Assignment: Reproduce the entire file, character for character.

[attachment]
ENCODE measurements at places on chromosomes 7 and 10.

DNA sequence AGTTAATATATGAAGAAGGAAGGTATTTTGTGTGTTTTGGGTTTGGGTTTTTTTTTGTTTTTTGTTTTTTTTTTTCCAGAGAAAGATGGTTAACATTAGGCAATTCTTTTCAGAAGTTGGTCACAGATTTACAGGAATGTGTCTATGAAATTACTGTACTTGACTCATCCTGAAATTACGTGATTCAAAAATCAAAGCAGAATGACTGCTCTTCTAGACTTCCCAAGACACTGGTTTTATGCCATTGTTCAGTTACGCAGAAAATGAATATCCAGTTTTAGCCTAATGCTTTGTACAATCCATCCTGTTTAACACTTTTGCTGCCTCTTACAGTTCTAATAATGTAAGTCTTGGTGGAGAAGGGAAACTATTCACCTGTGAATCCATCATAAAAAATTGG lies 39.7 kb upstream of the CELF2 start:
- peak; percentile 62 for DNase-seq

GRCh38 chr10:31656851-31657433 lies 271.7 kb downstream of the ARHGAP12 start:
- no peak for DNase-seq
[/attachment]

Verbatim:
ENCODE measurements at places on chromosomes 7 and 10.

DNA sequence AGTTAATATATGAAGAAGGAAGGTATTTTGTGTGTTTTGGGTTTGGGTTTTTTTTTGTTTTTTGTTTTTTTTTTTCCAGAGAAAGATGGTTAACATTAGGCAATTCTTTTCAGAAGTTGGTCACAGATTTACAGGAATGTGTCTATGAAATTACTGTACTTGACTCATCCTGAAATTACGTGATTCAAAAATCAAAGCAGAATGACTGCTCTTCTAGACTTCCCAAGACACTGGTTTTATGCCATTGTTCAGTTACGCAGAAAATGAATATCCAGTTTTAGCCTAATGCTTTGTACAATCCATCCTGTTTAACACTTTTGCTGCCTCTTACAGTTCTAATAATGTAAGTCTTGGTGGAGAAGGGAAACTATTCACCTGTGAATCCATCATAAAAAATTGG lies 39.7 kb upstream of the CELF2 start:
- peak; percentile 62 for DNase-seq

GRCh38 chr10:31656851-31657433 lies 271.7 kb downstream of the ARHGAP12 start:
- no peak for DNase-seq